It was almost as if someone dropped laughing gas on Harvard Yard.
Following a series of emotional and inspiring student speakers on Class Day, Conan OBrien 85, a two-time president of the Harvard Lampoon during his student days, and the current host of NBCs Late Night, lit up the Tercentenary Theatre stage Wednesday afternoon with his sparkling, colorful, and animated humor poking fun at everyone and everything from President Rudenstine to Mather House.
Introduced as the entertainer who has helped “many students through many late nights,” OBrien quickly took aim at the Harvard mystique. “The last time I was invited to Harvard, it cost me $110,000, so I was reluctant to show up,” he lamented.
The keynote speaker, a Brookline native who concentrated in history and literature, reminisced about the College. “I do miss this place,” he said. “I especially miss Harvard Square Nowhere else in the world will you find a man wearing a turban and a Red Sox jacket working in a lesbian bookstore. Im just glad my dads working.”
OBrien also poked fun at his freshman photograph, calling it the “ugliest picture in the Harvard face book I looked like a mackerel that had been in a car accident.” He joked that Mather House, where he lived as a student, had been “designed by the same firm that built Hitlers bunker.”
Members of the Harvard Alumni Association didnt escape OBriens barbs. “Let me assure you that you never really leave Harvard,” he told the graduating students. “The Harvard fundraising committee will be on your ass until the day you die These people just raised $2.5 billion, and they only got through the Bs in the alumni directory.”
Recounting his post-Harvard days, OBrien focused on the bad as well as the good getting fired from his first job, working for a temp agency, receiving his first “big break” writing for Saturday Night Live, then leaving the show to write for a failed sitcom pilot. “The Simpsons saved my life,” he told the students, referring to his very successful run as writer and producer for the animated comedy show. “I was finally putting my Harvard education to good use.”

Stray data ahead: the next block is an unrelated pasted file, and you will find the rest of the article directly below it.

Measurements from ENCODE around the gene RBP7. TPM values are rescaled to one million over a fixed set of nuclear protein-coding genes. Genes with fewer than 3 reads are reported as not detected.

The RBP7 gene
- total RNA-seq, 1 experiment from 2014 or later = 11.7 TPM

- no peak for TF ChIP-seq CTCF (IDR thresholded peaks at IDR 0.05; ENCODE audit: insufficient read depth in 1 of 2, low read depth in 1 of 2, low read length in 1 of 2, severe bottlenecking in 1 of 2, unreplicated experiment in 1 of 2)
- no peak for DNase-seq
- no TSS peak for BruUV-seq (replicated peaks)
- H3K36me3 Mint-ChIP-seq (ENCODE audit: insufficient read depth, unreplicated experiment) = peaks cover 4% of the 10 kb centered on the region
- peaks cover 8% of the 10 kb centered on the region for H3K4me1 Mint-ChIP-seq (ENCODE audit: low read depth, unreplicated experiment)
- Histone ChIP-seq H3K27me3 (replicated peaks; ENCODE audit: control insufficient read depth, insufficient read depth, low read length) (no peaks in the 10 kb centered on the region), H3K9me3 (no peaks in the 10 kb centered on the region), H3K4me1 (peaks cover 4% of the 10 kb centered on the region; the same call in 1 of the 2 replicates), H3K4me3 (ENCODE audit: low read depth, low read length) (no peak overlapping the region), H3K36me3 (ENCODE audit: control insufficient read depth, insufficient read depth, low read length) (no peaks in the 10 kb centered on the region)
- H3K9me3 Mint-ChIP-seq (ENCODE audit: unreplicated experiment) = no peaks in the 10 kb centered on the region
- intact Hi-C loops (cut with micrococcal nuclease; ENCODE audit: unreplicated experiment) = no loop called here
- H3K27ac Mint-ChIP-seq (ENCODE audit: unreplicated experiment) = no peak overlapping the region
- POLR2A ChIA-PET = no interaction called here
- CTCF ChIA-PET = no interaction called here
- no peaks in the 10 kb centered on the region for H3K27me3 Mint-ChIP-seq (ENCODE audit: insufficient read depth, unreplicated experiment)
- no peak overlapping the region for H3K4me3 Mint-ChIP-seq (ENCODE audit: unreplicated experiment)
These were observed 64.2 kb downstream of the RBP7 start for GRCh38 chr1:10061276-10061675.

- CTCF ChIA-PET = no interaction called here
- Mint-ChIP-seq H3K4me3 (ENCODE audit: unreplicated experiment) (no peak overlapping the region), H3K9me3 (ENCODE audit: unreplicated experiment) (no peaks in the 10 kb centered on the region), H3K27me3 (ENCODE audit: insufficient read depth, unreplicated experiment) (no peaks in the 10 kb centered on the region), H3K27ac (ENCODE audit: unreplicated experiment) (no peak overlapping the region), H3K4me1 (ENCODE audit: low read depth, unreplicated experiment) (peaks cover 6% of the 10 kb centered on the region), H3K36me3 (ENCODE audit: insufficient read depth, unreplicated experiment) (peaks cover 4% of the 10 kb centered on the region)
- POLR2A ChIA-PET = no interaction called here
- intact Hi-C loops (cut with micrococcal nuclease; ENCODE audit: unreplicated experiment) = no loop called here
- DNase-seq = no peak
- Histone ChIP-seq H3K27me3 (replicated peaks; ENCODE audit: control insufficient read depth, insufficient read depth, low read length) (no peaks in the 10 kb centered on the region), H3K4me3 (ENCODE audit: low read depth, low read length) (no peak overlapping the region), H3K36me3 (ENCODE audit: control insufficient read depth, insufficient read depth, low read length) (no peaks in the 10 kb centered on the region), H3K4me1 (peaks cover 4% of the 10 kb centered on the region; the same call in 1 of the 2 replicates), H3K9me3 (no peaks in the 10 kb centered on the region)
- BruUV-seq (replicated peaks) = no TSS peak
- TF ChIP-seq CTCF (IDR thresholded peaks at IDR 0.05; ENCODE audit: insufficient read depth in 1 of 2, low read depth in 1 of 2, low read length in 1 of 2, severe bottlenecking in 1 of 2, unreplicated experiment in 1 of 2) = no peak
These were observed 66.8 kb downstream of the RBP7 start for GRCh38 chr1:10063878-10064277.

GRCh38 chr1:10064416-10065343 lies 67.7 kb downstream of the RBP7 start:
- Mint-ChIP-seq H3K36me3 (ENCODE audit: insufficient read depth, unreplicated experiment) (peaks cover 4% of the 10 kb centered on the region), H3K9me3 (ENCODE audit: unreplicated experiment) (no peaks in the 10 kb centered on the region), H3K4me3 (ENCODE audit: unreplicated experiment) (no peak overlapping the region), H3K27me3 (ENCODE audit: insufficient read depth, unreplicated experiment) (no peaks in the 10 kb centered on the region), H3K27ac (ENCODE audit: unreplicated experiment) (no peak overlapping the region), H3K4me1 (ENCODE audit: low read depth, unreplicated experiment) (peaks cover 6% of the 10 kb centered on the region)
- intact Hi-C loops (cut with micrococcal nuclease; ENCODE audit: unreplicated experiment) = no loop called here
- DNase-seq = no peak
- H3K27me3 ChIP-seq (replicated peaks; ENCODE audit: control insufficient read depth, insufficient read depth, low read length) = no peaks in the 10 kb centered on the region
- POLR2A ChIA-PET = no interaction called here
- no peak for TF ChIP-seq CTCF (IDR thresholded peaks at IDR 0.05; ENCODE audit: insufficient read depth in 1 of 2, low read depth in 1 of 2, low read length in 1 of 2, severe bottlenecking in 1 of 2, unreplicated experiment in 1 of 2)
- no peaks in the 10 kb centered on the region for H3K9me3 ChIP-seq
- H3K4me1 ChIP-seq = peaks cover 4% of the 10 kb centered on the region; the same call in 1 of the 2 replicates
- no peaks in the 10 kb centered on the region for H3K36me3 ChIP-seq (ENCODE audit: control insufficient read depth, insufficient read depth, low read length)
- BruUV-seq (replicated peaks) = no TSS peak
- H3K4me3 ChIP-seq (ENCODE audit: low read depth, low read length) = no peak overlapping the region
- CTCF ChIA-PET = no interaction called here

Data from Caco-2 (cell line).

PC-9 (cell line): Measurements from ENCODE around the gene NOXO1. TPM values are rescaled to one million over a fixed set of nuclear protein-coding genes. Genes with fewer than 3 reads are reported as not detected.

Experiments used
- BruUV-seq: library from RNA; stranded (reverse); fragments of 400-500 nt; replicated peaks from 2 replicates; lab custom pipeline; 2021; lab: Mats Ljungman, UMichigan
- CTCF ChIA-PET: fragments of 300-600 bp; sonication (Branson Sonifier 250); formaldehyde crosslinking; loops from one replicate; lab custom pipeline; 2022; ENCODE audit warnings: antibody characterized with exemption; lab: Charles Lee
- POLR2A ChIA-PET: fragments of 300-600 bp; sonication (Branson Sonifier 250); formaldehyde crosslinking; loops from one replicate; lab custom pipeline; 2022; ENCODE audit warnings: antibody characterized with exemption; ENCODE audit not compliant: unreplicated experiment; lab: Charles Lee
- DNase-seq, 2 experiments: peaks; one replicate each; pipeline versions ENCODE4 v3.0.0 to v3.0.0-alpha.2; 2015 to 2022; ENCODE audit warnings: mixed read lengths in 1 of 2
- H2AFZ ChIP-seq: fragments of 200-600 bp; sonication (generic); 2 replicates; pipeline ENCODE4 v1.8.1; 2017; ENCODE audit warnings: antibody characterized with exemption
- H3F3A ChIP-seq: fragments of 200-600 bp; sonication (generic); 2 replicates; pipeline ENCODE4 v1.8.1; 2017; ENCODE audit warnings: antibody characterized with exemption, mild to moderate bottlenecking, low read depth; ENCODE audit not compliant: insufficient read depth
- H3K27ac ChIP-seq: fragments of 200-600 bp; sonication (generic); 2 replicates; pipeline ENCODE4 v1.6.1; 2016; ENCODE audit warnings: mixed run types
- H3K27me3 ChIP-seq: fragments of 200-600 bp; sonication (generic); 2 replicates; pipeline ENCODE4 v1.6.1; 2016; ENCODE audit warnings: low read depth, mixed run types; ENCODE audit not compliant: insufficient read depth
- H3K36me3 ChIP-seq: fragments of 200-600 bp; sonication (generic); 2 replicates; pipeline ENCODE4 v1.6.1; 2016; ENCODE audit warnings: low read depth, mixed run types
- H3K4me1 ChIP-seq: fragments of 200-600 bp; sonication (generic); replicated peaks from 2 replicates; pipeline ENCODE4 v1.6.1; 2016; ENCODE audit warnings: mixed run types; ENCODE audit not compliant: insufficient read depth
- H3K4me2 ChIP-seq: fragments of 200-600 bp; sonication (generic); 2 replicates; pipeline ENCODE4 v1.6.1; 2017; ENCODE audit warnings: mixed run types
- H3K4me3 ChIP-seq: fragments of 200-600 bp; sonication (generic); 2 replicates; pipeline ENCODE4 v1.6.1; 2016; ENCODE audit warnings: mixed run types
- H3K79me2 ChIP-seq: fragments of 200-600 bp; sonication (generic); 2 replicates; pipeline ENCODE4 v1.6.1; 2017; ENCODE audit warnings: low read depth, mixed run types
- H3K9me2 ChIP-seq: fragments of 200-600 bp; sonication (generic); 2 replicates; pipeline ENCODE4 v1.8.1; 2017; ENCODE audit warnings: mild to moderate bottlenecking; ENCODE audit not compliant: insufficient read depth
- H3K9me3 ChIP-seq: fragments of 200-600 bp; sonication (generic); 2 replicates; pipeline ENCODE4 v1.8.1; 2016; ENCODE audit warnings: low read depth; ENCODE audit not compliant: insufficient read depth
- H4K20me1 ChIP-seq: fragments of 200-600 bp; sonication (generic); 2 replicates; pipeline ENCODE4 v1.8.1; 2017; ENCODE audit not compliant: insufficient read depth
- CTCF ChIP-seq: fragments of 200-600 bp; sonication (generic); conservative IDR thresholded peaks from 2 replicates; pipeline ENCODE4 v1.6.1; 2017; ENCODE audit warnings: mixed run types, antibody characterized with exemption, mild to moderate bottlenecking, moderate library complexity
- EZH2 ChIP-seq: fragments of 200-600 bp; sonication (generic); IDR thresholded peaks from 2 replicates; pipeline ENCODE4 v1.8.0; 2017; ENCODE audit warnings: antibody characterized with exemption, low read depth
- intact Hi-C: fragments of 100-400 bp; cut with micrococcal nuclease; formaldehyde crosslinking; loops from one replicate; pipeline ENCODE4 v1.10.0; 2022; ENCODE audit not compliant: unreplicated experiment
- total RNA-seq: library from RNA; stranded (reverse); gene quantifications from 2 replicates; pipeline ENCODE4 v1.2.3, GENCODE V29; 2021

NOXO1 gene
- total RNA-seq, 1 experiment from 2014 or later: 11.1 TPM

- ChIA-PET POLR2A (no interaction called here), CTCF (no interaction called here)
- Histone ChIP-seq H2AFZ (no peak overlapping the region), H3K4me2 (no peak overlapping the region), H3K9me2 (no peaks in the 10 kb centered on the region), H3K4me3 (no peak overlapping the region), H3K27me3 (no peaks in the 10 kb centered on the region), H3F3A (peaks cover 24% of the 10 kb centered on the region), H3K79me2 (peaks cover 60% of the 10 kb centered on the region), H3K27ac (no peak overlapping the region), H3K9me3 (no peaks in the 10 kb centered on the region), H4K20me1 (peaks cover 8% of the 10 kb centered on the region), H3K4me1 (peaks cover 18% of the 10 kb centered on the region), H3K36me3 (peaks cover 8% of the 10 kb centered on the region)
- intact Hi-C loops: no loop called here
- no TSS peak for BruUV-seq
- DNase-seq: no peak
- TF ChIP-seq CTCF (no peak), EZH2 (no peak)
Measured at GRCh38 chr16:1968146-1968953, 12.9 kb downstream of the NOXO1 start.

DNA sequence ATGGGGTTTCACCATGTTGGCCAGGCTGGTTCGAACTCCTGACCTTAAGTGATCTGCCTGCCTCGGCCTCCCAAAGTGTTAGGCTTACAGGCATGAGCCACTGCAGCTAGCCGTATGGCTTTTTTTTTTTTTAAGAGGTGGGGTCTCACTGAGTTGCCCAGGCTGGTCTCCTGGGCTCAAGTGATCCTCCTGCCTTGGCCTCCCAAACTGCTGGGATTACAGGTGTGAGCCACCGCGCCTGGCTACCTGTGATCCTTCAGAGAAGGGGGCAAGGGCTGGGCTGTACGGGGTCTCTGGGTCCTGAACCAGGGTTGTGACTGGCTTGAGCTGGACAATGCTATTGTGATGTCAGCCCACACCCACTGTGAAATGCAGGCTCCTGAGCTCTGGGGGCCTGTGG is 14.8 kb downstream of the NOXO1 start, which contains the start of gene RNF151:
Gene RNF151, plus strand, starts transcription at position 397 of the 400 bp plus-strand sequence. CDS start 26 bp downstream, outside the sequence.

OBrien chuckled when he spoke of his early days hosting Late Night, when he was panned by the critics (“Hes the whitest white man in Hollywood,” wrote the media critic for the Washington Post). The comedian told the audience that hes taken his falls and learned his lessons along the way, and would hope that the graduates do the same as they make their way in the world.
“Ive been praised and Ive been criticized, but my mistakes have been necessary As graduates of Harvard your biggest liability is your need to succeed, your need to always find yourself on the sweet side of the bell curve,” he said. “Success is a lot like a bright white tuxedo you feel terrific when you get it, but then youre desperately afraid of getting it dirty, of spoiling it in any way.
“[My failures] have been bruising and tumultuous. Despite every failure, today Im as nostalgic for the bad as I am for the good. So thats what I wish for all of you the bad as well as the good. Fall down. Make a mess. Break something occasionally. Know that your mistakes are your unique way of getting where you need to be.”
That message appeared to resonate well among the Class of 2000, many of whom, in between their fits of laughter, seemed to grasp the meaning of the message given by one of their own, one who had sat in their place just 15 years ago.